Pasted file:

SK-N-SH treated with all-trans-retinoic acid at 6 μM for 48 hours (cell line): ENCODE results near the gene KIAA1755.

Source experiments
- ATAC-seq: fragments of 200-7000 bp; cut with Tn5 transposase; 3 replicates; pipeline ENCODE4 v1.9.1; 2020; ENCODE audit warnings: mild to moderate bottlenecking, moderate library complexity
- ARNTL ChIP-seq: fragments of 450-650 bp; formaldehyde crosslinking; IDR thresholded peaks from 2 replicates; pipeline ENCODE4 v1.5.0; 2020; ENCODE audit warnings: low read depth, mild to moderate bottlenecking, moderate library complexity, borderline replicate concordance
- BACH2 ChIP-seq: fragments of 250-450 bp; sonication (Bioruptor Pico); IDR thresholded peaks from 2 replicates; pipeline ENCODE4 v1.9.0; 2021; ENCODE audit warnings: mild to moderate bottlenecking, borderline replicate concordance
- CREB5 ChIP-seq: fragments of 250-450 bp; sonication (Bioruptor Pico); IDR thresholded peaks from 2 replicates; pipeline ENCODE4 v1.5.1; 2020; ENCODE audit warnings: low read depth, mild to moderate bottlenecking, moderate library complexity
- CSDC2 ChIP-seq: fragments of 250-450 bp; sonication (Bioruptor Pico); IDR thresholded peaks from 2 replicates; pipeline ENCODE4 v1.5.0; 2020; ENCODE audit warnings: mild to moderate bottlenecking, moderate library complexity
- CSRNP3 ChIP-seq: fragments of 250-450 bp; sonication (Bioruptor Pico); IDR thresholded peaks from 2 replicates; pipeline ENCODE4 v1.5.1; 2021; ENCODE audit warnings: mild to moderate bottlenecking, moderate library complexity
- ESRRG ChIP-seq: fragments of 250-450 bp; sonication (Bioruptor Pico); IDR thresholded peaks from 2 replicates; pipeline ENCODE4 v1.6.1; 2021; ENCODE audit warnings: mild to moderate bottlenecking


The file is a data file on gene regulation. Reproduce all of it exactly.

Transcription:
SK-N-SH treated with all-trans-retinoic acid at 6 μM for 48 hours (cell line): ENCODE results near the gene KIAA1755.

Source experiments
- ATAC-seq: fragments of 200-7000 bp; cut with Tn5 transposase; 3 replicates; pipeline ENCODE4 v1.9.1; 2020; ENCODE audit warnings: mild to moderate bottlenecking, moderate library complexity
- ARNTL ChIP-seq: fragments of 450-650 bp; formaldehyde crosslinking; IDR thresholded peaks from 2 replicates; pipeline ENCODE4 v1.5.0; 2020; ENCODE audit warnings: low read depth, mild to moderate bottlenecking, moderate library complexity, borderline replicate concordance
- BACH2 ChIP-seq: fragments of 250-450 bp; sonication (Bioruptor Pico); IDR thresholded peaks from 2 replicates; pipeline ENCODE4 v1.9.0; 2021; ENCODE audit warnings: mild to moderate bottlenecking, borderline replicate concordance
- CREB5 ChIP-seq: fragments of 250-450 bp; sonication (Bioruptor Pico); IDR thresholded peaks from 2 replicates; pipeline ENCODE4 v1.5.1; 2020; ENCODE audit warnings: low read depth, mild to moderate bottlenecking, moderate library complexity
- CSDC2 ChIP-seq: fragments of 250-450 bp; sonication (Bioruptor Pico); IDR thresholded peaks from 2 replicates; pipeline ENCODE4 v1.5.0; 2020; ENCODE audit warnings: mild to moderate bottlenecking, moderate library complexity
- CSRNP3 ChIP-seq: fragments of 250-450 bp; sonication (Bioruptor Pico); IDR thresholded peaks from 2 replicates; pipeline ENCODE4 v1.5.1; 2021; ENCODE audit warnings: mild to moderate bottlenecking, moderate library complexity
- ESRRG ChIP-seq: fragments of 250-450 bp; sonication (Bioruptor Pico); IDR thresholded peaks from 2 replicates; pipeline ENCODE4 v1.6.1; 2021; ENCODE audit warnings: mild to moderate bottlenecking